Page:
Think less and become more conservative

The less time or mental effort a person puts into thinking about an issue, the more likely they are to espouse a politically conservative perspective. That’s according to a new study by Scott Eidelman and his team, who stress that their point is “not that conservatives rely on low effort thought” but that “low effort thinking promotes political conservatism”.

Across four studies, the researchers examined the effects on political attitudes of four different ways of reducing mental effort. This included: surveying drinkers at varying degrees of intoxication at a local bar; allocating some participants to a dual-task condition where they had to keep track of auditory tones at the same time as registering their political attitudes; allocating some participants to a time-pressured situation, in which they had to rate their agreement with different political statements at fast as possible; and finally, giving some participants the simple instruction to respond to political statements without thinking too hard.

The results were consistent across the studies – being more drunk, being distracted by a secondary task, answering under time pressure and answering without thinking, all led participants to agree more strongly with politically conservative beliefs, such as “A first consideration of any society is the protection of property rights” and “Production and trade should be free of government interference.” Agreement with liberal beliefs were either reduced or unaffected by the measures. The researchers checked and the effects they observed were not due to differences in the complexity of the statements used to measure political conservatism and liberalism, nor were they due to changes in mood or frustration associated with the interventions.

The finding that reduced mental effort encourages more conservative beliefs fits with prior research suggesting that attributions of personal responsibility (versus recognising the influence of situational factors), acceptance of hierarchy and preference for the status quo – all of which may be considered hallmarks of conservative belief – come naturally and automatically to most people, at least in western societies.

“Our findings suggest that conservative ways of thinking are basic, normal, and perhaps natural,” the researchers concluded. “Motivational factors are crucial determinants of ideology, aiding or correcting initial responses depending on one’s goals, beliefs, and values. Our perspective suggests that these initial and uncorrected responses lean conservative.”
Eidelman, S., Crandall, C., Goodman, J., and Blanchar, J. (2012). Low-Effort Thought Promotes Political Conservatism. Personality and Social Psychology Bulletin DOI: 10.1177/0146167212439213

Post written by Christian Jarrett for the BPS Research Digest.

11 thoughts on “Think less and become more conservative”

  1. The way you have adopted American political terminology for this post, with “conservative” and “liberal” as opposites, gives a strange result. The two example statements you quote (“A first consideration of any society is the protection of property rights” and “Production and trade should be free of government interference”) to me are pretty fundamental tenets of liberalism.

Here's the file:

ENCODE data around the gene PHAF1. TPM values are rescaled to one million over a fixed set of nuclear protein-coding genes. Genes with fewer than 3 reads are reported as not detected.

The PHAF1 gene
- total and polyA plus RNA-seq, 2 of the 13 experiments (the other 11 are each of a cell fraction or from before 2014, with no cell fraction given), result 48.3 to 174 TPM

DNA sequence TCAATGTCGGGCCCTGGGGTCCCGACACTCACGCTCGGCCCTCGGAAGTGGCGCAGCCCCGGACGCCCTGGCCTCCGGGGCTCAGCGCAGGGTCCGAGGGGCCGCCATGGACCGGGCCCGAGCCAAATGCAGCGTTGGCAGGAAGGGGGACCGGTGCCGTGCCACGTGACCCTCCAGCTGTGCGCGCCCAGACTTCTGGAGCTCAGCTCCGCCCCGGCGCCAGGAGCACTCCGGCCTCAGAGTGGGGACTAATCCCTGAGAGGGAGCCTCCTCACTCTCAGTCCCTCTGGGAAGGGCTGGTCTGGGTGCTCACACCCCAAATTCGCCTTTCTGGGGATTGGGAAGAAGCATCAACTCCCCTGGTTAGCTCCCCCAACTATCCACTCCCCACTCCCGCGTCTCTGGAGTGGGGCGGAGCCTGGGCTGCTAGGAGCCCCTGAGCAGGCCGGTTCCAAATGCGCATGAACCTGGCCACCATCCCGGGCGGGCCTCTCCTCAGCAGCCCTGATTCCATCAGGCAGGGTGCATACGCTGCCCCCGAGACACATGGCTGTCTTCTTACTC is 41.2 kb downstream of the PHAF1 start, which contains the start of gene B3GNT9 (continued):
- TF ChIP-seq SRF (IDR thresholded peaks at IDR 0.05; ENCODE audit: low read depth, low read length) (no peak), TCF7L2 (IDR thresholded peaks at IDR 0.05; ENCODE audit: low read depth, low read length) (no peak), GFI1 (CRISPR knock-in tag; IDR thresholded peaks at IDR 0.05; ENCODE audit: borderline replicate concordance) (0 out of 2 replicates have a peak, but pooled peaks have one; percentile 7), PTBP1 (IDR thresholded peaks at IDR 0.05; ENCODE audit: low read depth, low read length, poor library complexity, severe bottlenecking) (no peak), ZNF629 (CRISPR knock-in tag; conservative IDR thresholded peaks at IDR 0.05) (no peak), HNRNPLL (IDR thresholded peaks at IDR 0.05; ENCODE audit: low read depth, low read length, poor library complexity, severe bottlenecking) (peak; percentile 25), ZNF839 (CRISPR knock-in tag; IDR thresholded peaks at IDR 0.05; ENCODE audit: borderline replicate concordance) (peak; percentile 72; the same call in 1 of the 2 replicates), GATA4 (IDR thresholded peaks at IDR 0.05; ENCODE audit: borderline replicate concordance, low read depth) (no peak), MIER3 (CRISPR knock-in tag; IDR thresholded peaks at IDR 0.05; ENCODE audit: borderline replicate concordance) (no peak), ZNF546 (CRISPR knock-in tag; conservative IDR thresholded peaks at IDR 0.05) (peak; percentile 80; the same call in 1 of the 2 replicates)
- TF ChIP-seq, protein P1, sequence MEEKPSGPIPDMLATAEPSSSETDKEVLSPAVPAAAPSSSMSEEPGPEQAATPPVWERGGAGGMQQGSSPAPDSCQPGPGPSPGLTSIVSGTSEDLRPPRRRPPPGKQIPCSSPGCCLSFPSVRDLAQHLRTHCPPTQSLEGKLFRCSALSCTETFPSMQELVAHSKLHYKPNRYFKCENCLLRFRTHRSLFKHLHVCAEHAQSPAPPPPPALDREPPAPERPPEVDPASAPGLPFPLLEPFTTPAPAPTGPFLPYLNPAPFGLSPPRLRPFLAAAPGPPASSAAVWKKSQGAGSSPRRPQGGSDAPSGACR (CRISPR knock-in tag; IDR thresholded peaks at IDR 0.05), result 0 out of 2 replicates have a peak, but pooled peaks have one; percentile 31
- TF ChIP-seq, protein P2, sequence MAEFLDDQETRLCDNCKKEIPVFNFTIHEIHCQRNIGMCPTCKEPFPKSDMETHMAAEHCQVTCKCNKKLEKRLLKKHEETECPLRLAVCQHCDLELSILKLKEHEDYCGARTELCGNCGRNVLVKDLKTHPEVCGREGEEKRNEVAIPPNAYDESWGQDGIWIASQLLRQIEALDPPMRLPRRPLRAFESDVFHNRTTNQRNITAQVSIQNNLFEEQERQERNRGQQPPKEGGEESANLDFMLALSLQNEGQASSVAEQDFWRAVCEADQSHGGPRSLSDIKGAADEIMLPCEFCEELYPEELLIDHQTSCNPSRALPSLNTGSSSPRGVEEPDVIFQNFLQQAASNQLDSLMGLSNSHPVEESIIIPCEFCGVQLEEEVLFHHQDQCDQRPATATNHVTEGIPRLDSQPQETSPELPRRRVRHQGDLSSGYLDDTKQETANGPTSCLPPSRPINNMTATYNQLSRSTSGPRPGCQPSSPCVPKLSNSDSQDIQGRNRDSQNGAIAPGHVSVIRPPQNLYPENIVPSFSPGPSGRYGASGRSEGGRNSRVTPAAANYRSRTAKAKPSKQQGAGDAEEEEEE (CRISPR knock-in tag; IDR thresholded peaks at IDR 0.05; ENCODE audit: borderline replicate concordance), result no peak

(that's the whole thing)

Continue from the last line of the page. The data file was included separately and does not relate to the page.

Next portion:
I understand that this is probably the vocabulary used in the original paper – but in a publication marked as being “British”, these terms could well cause confusion.

  2. it doesn't seem very surprising that when less thought is put into it people more readily default to the 'status quo' answer…

  3. Yea, I always suspected Michael Oakeshott, David Hume and Adam Smith were a bit thick.

  4. Wow, this means that all my journalist colleagues in the media are conservatives – at night. And many of them even at daylight.

  5. What impact do you think culture has on this study? The individuals surveyed were likely either from Fayettville, AR or Lawrence, KS. These are widely considered two “conservative” areas of our country. I would be curious to see these studies replicated in NYC, or Boston, etc.

    I would also like to see replications of this study in other countries. That would be interesting as well.

  6. “The two example statements you quote (“A first consideration of any society is the protection of property rights” and “Production and trade should be free of government interference”) to me are pretty fundamental tenets of liberalism.” – Really? These things are fundamental to British Liberalism?

  7. What he means is, for some reason in the U.S. we have switched what these terms mean from the classic usage, and what the UK and other parts of the world still use. Liberalism in that context means what you and I would refer to as right wing / conservative. This is what he means that the terms may cause confusion in other countries. Though I'm not sure what he meant that it was marked as being British, as SPSP is in the U.S.

  8. Conservatives don't think, they rationalize. Which in some ways takes a lot more steps than logic does.

  9. Actually those are long standing principles of American conservatism. I am a self-described liberal (“bleeding heart”) yet I have always agreed with those ideas. Well maybe not protection of property rights as a first consideration. But even considering confirmation bias, I believe this report makes a good point.

  10. That may well be the case, but their first instinctive answer requires little to no thought. The rationalisation only comes afterwards when they're challenged. Also, just because they can rationalise something, doesn't mean that the rationalisation isn't full of logical fallacies.

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